Exam 3
Distribution
Range Count
75 - 80 4
70 3
65 - 69 6
60 - 64 11
55 - 59 12
50 - 54 10
45 - 49 5
40 - 44 6
35 - 99 5
below 35 5
Problems
Prob. # Scaled Avg.
1 6.59
2 7.90
3 8.30
4 1.59
5 8.35
6 5.82

There were difficulties with problem 4 that made assignment of partial credit difficult. The fairest approach seemed to be to assign credit only for complete or nearly complete solutions. The few with credit will have a nice bonus, but other grades will be judged as though this were a 70 point exam.



scatter plot of
grades Exam 4 has been graded. The average score was 65.33 (with a median of 69). A scatter plot shows the comparison of grades on this exam with the sum of the scores on exam 1 and exam 2. The line of positive slope in the figure is a regression line (the line that minimizes the sum of the squares of the vertical distances of the points). Individual grades have been entered in the FAS Gradebook. There is also a distribution of scores (but no attempt to assign letter grades) and scaled averages (formed by dividing by the maximum possible score [or base score ] and multiplying by 10) for each problem. Scaling allows easy comparison of the difficulty of problems of different weight, since the maximum score is always 10.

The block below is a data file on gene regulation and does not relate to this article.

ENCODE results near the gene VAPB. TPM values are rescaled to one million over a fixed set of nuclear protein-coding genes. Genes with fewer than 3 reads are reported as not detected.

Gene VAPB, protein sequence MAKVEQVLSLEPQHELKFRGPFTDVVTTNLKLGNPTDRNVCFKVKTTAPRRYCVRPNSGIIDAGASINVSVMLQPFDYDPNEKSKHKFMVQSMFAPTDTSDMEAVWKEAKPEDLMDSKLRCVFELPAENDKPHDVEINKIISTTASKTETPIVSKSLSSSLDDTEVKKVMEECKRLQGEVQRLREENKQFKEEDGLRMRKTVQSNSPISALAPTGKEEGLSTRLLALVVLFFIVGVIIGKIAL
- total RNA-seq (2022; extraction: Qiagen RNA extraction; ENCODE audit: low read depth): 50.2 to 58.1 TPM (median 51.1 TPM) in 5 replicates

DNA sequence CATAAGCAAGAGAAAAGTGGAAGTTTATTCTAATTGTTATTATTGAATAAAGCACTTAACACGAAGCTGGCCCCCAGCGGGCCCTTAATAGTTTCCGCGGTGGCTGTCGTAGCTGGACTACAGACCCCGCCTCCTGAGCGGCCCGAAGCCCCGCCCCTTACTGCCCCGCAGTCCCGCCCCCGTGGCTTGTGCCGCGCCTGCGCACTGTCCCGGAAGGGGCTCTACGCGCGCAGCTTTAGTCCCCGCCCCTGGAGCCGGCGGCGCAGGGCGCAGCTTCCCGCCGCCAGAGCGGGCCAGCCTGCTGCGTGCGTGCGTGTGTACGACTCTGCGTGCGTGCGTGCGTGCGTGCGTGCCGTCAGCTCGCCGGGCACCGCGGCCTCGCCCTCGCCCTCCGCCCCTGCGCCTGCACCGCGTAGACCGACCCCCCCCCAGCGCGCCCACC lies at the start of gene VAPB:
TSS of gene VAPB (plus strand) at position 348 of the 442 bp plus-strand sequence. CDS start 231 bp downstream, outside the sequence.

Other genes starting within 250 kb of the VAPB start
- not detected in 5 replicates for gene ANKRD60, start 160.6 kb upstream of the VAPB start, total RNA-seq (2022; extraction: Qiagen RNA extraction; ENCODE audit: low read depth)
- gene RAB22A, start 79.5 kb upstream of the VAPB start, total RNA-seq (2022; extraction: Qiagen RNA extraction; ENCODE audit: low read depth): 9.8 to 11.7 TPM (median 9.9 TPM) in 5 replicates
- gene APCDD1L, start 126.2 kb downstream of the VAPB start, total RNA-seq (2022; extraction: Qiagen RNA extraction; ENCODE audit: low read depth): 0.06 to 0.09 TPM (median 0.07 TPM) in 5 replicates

Exam 4
Distribution
Range Count
76 - 80 15
71 - 75 15
66 - 70 8
61 - 65 9
56 - 60 5
51 - 55 4
46 - 50 3
0 - 45 5
Problems
Prob. # Scaled Avg.
1 9.41
2 8.61
3 8.76
4 5.98
5 7.90

scatter plot of gradesThis graph shows the relation between recitation grades and exam scores. A correlation line has been added.


scatter plot of gradesThe final exam has been graded and course grade submitted. The scatter plot shows the relation between the total of previous coursework and the exam. As usual. there is a regression line. There are also lines showing totals of 575, 530, 475, 445, 395 marking the divisions between letter grades (more detail is in a table below). Your score on the exam and grade for the course are available in the FAS Gradebook. The average exam score was 151.5 with a median of 156. The tables show the distribution of exam scores and of course grades.

When grades were listed in order, a clear minimal level of competence, corresponding to the lowest passing score, identified itself. The Sakai drop box for each of the students with a lower score contains additional information about grades in various parts of the course.

Summary
Exam
Range Count
190 - 199 7
180 - 189 10
170 - 179 5
160 - 169 8
150 - 159 10
140 - 149 8
130 - 139 2
120 - 129 5
below 120 10
Letter Grades
Grade Range Count
A 578 - 653 18
B+ 531 - 570 13
B 492 - 525 13
C+ 458 - 479 9
C 400 - 433 6
other 432 - 387 6

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Comments on this page should be sent to: bumby@math.rutgers.edu
Last updated: January 02, 2005